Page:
Ryder Cup: Leading man McIlroy stands side by side with Garcia to end on high

Europe's Rory McIlroy, right, and Sergio Garcia enjoy a high during the foursomes.
Europe's Rory McIlroy, right, and Sergio Garcia enjoy a high during the foursomes.
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Cometh the hour, cometh golf’s leading man.

On a day when he looked as out of sorts as he has for a long time, Rory McIlroy at least salvaged some pride and helped swing the momentum Europe’s way with a rousing comeback alongside Sergio Garcia in the afternoon foursomes.

Europe’s premier pairing, who had been handsomely beaten in the marquee fourball in the morning at the hands of Phil Mickelson and Keegan Bradley, were on the verge of a second defeat of day one as they trailed Jimmy Walker and Rickie Fowler.

Walker had a putt to win the match on the 16th after a miraculous shot with a rescue club by Fowler, but his missed putt left the door ajar for McIlroy and Garcia.

Two down with two to play, and with little having gone right all day, McIlroy and Garcia could have given up.

But the world’s No 1 and No 3 golfers are made of sterner stuff.

McIlroy holed from 35 feet for a birdie on the 17th and Garcia smashed a brilliant approach from the rough onto the par-five 18th to set up another to strike a major psychological blow for the home side.

“We needed it, we really did,” said McIlroy.

“We were making life difficult for ourselves out there. I don’t think either of us was playing from the fairways very much.

“We just wanted to ask them a question and get them going and we were able to do that.

“And Sergio had the shot of the day at the last. It was big, and at least we got something out of the day. We played two really tough matches and we have half a point to show for it.”

Garcia added: “We knew we weren’t playing good. We fought as hard as we could. Half a point is just huge.”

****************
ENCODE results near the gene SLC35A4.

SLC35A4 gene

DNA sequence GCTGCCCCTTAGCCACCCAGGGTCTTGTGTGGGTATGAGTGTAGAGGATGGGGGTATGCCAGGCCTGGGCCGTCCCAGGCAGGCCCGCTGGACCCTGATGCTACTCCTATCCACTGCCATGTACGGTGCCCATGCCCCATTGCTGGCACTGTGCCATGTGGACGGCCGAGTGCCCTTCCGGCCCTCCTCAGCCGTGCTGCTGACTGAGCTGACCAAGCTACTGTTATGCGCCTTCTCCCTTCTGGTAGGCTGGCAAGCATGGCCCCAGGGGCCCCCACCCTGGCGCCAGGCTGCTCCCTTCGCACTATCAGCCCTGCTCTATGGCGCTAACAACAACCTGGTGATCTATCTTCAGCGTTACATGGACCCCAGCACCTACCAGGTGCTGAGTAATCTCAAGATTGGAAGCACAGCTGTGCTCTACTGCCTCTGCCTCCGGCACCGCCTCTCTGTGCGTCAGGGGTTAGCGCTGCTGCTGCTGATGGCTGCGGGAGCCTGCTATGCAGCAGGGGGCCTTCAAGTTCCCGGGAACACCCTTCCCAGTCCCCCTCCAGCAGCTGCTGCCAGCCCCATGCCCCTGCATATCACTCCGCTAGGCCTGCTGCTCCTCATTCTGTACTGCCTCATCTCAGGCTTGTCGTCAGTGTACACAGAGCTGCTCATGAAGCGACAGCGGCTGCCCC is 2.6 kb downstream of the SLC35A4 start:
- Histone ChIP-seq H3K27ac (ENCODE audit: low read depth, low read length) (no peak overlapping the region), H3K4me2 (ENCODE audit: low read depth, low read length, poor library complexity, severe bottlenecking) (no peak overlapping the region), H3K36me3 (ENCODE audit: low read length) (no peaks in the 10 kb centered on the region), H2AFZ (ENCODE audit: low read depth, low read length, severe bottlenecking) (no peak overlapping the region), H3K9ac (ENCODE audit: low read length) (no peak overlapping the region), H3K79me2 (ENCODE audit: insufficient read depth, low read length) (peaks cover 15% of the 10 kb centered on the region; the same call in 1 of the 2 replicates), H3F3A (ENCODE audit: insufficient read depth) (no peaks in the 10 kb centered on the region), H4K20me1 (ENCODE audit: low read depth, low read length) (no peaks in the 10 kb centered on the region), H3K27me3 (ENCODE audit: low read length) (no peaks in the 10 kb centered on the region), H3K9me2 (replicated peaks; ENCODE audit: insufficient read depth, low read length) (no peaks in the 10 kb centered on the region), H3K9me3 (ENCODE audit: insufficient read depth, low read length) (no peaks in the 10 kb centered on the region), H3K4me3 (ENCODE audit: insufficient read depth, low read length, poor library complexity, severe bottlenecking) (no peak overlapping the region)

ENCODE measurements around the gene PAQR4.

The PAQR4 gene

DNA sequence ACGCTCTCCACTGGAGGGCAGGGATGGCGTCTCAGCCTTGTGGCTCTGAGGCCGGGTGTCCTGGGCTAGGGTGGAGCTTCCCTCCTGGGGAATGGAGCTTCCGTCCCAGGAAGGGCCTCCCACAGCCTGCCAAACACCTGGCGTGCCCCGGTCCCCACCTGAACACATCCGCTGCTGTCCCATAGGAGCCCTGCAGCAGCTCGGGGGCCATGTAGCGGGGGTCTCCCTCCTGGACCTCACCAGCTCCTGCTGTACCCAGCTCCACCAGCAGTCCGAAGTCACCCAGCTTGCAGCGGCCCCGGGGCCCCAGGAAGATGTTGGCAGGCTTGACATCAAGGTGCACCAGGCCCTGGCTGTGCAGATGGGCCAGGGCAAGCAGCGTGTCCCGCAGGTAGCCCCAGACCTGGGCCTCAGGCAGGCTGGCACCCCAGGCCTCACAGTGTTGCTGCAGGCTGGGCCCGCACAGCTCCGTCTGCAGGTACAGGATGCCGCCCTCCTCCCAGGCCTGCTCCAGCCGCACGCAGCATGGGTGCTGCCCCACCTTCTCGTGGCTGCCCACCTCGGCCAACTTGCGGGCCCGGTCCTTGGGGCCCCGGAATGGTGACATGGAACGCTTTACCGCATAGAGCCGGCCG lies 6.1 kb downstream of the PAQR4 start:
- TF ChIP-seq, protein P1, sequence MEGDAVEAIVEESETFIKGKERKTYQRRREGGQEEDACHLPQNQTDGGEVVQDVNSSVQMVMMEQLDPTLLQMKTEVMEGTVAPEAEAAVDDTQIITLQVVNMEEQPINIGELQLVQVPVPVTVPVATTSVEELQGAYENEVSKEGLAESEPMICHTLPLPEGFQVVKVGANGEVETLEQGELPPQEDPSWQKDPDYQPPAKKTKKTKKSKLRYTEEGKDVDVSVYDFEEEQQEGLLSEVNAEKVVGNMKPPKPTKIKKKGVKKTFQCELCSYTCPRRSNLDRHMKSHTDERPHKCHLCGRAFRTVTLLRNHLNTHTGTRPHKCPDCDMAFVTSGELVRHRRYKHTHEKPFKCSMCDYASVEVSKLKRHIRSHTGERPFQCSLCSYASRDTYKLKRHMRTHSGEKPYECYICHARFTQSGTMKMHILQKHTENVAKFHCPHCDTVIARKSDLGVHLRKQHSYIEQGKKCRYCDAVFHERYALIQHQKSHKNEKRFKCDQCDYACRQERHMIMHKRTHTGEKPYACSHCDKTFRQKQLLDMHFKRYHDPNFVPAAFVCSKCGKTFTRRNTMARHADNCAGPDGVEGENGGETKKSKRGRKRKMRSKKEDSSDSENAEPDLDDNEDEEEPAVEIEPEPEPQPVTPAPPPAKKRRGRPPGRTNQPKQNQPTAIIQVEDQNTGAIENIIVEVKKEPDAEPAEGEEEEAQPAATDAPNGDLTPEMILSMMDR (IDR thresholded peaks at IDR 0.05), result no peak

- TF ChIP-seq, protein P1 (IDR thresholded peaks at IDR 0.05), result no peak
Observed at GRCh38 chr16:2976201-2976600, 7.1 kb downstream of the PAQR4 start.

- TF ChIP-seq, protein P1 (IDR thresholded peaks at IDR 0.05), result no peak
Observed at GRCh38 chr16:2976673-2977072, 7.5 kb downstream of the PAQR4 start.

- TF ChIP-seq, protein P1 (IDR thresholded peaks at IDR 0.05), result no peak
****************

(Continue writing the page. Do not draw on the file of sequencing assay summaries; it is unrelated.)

McGinley called the half as good as a win, while his opposite number Tom Watson can at least claim the moral high ground as Europe’s top pair were restricted to just half a point on the day.

Watson had spoken of the importance of beating the opposing team’s “stud”, and when it came to the crunch his crack pair delivered.

The clash of Europe’s McIlroy and Garcia with Mickelson and Bradley of the United States was the heavyweight contest the crowd most wanted to see on the opening morning at picturesque Gleneagles.

It was the mouth-watering early fourballs match-up that had the potential to set the tone for the competition as a whole, and while it would be premature to suggest it did that, it certainly encapsulated all the drama and tension synonymous with the Ryder Cup.

In truth, the standard of the morning match against Mickelson and Bradley did not reach the heights any of the quartet are capable of, but there were no passengers and all four contributed to a captivating contest.

It proved a slow-burner and at first it seemed the drama was elsewhere. Webb Simpson was showing signs of nerves and Rickie Fowler and Ian Poulter were missing short putts.

Even after Garcia produced a moment of magic to chip in from a greenside bunker to win the fourth, the match failed to spark and the crowd briefly thinned out.

But the numbers following the action “inside the ropes” were extraordinary, as hordes of photographers, TV cameramen, commentators, reporters, marshals, police, team officials, relatives and other hangers-on – including footballer Charlie Adam – mingled in pursuit of the players.

It was not without good reason and after the 10th the match ignited as Bradley responded to McIlroy’s good approach with a fearless putt for a win that brought out his Medinah fist-pumping celebration.

Two down, Europe reacted by making a subtle switch at the next tee as McIlroy, winner of the last two majors, played before Garcia. Maybe it made a psychological difference as the mood changed immediately and Bradley missed a simple putt to surrender the hole.

McIlroy put his arm around Garcia’s shoulder, and as McGinley made a fleeting visit wearing the team’s oversized mittens, it seemed the Europeans were warming up on a bitterly cold day.

The 13th was another bad one for Bradley as he had to play off a concrete path, overshot the green and then missed another crucial putt. Mickelson found the trees and a bunker. Moments later the score was all square.

Tension was growing and the crowds were swelling to extraordinary numbers, particularly within the inner sanctum as the likes of Patrick Reed, Jordan Spieth, Bubba Watson, Stephen Gallacher and Poulter pitched up in buggies. Neither side was prepared to concede putts but while Mickelson made a costly miss at the 15th, Bradley nailed a pressure shot at the next.

There was a nice moment amid the tension at the 17th green as Bradley and McIlroy jokingly pushed and shoved each other as they examined a pitch mark, but a ball still had to be holed. Bradley again delivered to take the drama to the last.

There were multiple errors all round but ultimately it was the short-game brilliance of Mickelson that effectively secured the point for the US after a superb bunker shot after five-and-a-half hours.